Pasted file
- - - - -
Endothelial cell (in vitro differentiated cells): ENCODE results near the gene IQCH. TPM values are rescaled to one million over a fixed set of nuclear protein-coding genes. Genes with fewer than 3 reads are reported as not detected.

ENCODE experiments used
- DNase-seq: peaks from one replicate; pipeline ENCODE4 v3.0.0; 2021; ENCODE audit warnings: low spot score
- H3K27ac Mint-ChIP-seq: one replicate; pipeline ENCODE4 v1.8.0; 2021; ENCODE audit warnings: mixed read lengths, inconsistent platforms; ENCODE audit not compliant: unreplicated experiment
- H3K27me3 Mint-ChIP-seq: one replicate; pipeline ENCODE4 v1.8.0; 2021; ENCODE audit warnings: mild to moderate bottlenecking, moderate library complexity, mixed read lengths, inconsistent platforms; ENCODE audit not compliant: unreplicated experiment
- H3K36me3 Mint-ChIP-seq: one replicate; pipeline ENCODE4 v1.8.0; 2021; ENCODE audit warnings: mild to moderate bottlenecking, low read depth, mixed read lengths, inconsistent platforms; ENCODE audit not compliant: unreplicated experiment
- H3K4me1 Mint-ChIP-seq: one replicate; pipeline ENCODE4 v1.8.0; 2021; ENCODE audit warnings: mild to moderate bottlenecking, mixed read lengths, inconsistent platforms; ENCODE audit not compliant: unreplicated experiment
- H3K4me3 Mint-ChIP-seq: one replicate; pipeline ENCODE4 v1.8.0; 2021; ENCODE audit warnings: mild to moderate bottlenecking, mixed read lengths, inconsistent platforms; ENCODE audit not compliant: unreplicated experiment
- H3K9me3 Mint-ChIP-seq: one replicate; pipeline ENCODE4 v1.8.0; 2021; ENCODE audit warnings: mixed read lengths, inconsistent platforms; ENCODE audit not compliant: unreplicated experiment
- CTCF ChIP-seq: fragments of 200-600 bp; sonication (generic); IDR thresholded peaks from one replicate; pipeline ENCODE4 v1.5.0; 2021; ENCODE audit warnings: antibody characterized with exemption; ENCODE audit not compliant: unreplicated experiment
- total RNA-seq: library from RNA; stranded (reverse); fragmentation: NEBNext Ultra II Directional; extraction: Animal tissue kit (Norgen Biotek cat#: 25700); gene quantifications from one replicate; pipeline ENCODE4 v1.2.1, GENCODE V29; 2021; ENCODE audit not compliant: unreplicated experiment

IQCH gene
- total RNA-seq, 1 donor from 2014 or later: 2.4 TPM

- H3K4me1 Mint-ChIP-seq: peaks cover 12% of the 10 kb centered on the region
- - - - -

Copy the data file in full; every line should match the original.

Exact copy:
Endothelial cell (in vitro differentiated cells): ENCODE results near the gene IQCH. TPM values are rescaled to one million over a fixed set of nuclear protein-coding genes. Genes with fewer than 3 reads are reported as not detected.

ENCODE experiments used
- DNase-seq: peaks from one replicate; pipeline ENCODE4 v3.0.0; 2021; ENCODE audit warnings: low spot score
- H3K27ac Mint-ChIP-seq: one replicate; pipeline ENCODE4 v1.8.0; 2021; ENCODE audit warnings: mixed read lengths, inconsistent platforms; ENCODE audit not compliant: unreplicated experiment
- H3K27me3 Mint-ChIP-seq: one replicate; pipeline ENCODE4 v1.8.0; 2021; ENCODE audit warnings: mild to moderate bottlenecking, moderate library complexity, mixed read lengths, inconsistent platforms; ENCODE audit not compliant: unreplicated experiment
- H3K36me3 Mint-ChIP-seq: one replicate; pipeline ENCODE4 v1.8.0; 2021; ENCODE audit warnings: mild to moderate bottlenecking, low read depth, mixed read lengths, inconsistent platforms; ENCODE audit not compliant: unreplicated experiment
- H3K4me1 Mint-ChIP-seq: one replicate; pipeline ENCODE4 v1.8.0; 2021; ENCODE audit warnings: mild to moderate bottlenecking, mixed read lengths, inconsistent platforms; ENCODE audit not compliant: unreplicated experiment
- H3K4me3 Mint-ChIP-seq: one replicate; pipeline ENCODE4 v1.8.0; 2021; ENCODE audit warnings: mild to moderate bottlenecking, mixed read lengths, inconsistent platforms; ENCODE audit not compliant: unreplicated experiment
- H3K9me3 Mint-ChIP-seq: one replicate; pipeline ENCODE4 v1.8.0; 2021; ENCODE audit warnings: mixed read lengths, inconsistent platforms; ENCODE audit not compliant: unreplicated experiment
- CTCF ChIP-seq: fragments of 200-600 bp; sonication (generic); IDR thresholded peaks from one replicate; pipeline ENCODE4 v1.5.0; 2021; ENCODE audit warnings: antibody characterized with exemption; ENCODE audit not compliant: unreplicated experiment
- total RNA-seq: library from RNA; stranded (reverse); fragmentation: NEBNext Ultra II Directional; extraction: Animal tissue kit (Norgen Biotek cat#: 25700); gene quantifications from one replicate; pipeline ENCODE4 v1.2.1, GENCODE V29; 2021; ENCODE audit not compliant: unreplicated experiment

IQCH gene
- total RNA-seq, 1 donor from 2014 or later: 2.4 TPM

- H3K4me1 Mint-ChIP-seq: peaks cover 12% of the 10 kb centered on the region